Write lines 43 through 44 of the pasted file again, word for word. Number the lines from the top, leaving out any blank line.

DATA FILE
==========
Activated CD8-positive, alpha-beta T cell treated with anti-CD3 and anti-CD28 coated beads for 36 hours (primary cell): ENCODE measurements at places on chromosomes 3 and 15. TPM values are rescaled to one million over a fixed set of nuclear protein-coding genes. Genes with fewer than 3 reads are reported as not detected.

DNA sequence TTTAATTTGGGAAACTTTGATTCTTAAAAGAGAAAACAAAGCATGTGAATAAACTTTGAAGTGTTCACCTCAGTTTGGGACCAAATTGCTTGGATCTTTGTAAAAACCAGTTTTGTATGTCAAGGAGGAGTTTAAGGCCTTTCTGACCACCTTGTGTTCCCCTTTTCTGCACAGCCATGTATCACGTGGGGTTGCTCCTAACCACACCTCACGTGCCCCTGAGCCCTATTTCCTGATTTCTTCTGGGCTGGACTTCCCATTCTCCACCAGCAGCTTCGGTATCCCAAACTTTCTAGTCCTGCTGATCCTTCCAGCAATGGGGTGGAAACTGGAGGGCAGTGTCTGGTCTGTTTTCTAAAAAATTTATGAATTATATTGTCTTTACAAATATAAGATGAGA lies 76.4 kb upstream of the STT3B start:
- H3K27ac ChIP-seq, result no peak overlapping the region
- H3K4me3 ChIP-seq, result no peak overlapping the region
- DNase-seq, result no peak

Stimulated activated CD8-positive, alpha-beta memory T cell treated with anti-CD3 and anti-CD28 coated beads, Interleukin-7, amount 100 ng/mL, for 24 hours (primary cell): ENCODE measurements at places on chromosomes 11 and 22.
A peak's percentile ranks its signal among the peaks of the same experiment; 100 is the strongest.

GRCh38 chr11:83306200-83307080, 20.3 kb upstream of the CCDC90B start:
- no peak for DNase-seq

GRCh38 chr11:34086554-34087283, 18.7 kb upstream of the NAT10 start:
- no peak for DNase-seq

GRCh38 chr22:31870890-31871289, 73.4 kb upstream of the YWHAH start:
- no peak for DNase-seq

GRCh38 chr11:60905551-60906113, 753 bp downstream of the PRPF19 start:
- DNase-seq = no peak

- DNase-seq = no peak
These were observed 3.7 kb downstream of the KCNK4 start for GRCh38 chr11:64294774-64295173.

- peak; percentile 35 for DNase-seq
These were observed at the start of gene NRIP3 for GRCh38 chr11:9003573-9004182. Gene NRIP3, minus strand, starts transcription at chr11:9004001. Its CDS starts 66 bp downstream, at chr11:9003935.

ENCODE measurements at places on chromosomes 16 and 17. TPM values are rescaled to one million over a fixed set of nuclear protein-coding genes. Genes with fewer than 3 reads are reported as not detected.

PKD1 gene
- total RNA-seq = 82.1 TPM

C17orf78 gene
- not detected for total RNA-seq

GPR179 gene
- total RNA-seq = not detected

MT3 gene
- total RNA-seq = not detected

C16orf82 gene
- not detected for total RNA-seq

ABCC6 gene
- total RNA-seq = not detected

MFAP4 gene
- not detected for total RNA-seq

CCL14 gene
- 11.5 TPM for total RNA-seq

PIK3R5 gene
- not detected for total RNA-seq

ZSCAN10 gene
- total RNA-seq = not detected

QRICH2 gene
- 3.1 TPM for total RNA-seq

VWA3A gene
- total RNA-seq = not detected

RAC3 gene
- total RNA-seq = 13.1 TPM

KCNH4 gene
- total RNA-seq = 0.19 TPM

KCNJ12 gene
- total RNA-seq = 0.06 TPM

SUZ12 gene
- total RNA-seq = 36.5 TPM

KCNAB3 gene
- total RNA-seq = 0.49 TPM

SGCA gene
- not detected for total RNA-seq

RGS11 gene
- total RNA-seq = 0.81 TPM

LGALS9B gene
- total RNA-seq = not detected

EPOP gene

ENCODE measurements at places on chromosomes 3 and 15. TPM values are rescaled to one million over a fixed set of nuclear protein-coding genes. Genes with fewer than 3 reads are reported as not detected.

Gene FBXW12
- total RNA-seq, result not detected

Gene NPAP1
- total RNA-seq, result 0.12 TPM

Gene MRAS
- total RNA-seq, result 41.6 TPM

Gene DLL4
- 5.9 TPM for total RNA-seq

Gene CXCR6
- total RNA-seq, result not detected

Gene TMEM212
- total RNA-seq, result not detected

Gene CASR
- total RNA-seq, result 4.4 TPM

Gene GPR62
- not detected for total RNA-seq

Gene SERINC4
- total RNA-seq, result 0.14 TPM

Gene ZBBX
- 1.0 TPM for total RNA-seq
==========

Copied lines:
VWA3A gene
- total RNA-seq = not detected